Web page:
7.09.2012

Good Reads

When it comes to reading, I tend to go in spurts.  I read voraciously for awhile, then need to take a break.  I am a lover of non-fiction, a research junkie with a penchant for parenting and theology books.  I recently came off of one of those reading jags and was energized by it.   Of course, different books resonate with different folks.  I rarely find any book where I agree with the author 100%. Still, here were a few I've read recently and enjoyed.



- Teach Your Children Well: Parenting for Authentic Success

I received this book from Amazon Vine in return for a book review.  I'm glad I did.  This primer on child development starts at the elementary years and takes you all the way through high school.  While we are no where near the latter, I'm still glad I read it.  I've found understanding normal child development to be so crucial to parenting.  Her section on creating resilience in children was insightful.   The bits of research sprinkled throughout the book were informative and interesting.   She encourages us to view 'success' holistically instead of only academically - it's important to raise compassionate kids not just top students.  I loved that!



- Attached at the Heart: 8 Proven Parenting Principles for Raising Connected and Compassionate Children

This book is chock full of great research on attachment.  The tone was practical without being preachy. I was interested to read the discussion on dads.  An involved father reduces the chances of teens smoking, using drugs and partaking in risky behaviors.  This effect held strong regardless of how involved the mother was.

The book addresses issues pertaining to both biological and adopted children, which I appreciated.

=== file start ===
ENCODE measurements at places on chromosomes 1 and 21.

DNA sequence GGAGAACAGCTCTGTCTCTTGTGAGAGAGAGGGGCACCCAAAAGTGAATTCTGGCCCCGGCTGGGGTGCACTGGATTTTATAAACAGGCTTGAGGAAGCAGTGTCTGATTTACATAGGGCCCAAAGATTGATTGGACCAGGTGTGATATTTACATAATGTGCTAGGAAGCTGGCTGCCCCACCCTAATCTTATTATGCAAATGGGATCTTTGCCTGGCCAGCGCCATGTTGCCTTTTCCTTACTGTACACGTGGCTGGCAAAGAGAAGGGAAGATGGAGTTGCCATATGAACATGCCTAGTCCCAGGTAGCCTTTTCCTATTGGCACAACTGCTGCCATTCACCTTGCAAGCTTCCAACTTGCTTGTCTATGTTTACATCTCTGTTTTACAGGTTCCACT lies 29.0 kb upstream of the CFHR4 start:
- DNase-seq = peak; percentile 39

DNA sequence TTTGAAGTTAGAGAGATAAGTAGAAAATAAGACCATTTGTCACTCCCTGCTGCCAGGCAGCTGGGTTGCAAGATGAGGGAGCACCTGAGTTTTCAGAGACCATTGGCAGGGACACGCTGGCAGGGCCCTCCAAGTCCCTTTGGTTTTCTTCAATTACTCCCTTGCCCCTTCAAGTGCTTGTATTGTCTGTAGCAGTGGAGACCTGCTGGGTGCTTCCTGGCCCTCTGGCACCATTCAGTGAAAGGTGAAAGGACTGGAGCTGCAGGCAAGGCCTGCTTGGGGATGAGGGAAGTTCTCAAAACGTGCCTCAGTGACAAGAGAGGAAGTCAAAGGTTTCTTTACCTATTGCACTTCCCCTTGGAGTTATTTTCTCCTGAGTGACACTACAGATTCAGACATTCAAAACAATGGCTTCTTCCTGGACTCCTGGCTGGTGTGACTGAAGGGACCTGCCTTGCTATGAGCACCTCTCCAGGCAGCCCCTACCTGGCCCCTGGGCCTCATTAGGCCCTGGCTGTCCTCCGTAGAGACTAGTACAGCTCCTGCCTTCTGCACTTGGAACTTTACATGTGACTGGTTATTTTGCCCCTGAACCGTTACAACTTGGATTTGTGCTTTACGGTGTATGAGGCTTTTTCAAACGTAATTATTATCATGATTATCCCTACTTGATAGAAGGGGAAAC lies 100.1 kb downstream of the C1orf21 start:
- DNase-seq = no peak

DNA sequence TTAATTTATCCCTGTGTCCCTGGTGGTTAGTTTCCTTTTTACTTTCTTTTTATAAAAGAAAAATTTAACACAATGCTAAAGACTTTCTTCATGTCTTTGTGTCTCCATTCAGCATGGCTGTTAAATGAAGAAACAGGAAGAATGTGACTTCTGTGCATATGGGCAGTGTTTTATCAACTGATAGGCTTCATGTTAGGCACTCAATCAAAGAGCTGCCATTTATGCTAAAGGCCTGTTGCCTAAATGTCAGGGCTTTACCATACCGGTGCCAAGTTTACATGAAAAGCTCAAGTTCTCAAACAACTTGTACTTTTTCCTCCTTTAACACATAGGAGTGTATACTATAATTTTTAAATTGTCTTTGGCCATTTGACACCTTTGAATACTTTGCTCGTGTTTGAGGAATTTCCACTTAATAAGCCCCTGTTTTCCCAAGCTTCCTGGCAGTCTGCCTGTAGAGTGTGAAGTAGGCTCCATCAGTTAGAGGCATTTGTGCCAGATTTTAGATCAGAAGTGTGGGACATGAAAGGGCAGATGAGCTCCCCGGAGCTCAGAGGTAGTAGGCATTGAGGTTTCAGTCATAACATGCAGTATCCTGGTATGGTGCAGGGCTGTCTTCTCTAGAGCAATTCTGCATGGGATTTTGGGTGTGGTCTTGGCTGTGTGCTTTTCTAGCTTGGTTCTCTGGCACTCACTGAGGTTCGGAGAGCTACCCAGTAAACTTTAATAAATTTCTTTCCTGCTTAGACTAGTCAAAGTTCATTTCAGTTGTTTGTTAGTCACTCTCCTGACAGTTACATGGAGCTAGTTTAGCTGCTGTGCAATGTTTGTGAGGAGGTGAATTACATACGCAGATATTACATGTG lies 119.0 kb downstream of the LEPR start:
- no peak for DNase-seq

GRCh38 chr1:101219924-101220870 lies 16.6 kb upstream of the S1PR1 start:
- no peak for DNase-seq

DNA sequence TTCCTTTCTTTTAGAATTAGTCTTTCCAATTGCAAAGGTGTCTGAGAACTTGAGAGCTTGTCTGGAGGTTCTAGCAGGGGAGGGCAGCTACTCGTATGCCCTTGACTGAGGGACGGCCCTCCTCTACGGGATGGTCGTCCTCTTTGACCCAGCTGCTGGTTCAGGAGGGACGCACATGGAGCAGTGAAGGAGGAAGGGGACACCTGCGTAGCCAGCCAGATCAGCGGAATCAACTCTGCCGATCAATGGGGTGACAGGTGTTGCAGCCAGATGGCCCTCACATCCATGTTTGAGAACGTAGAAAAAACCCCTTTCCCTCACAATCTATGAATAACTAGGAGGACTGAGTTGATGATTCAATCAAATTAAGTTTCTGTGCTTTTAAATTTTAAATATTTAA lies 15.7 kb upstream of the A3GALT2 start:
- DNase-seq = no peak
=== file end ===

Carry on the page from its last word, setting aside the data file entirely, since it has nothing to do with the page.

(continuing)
- Sleeping with Your Baby: A Parent's Guide to Cosleeping

This is a phenomenal book for those considering cosleeping or bedsharing.  I know bedsharing is not for everyone.  Our sleep arrangements have changed to meet the different needs of each of our kids... and ourselves.  Jude and Indigo slept with us full time for the first 6 months, then about half the time for another year.  We had hoped to cosleep with Evie, but she had some sensory and attachment issues and slept so much better in her own space.  Iris has never slept in a crib.  All of those scenarios have worked for us.

The author, James McKenna, is an anthropologist from Notre Dame and has been studying sleep in the mother-infant dyad for over 20 years.



- I enjoy reading this NY Times article on busyness, via Rachel Held Evans.

Have you read any good books lately?  I'd love to know!

The photos in this post were taken in Gruene, a historic district in Texas, where we enjoyed delicious food and great live music!



2 comments:

  1. just catching up with you!!! much love!

    ReplyDelete
  2. Thanks for the resources! Cute pictures of the girls (and Dan)!

    ReplyDelete

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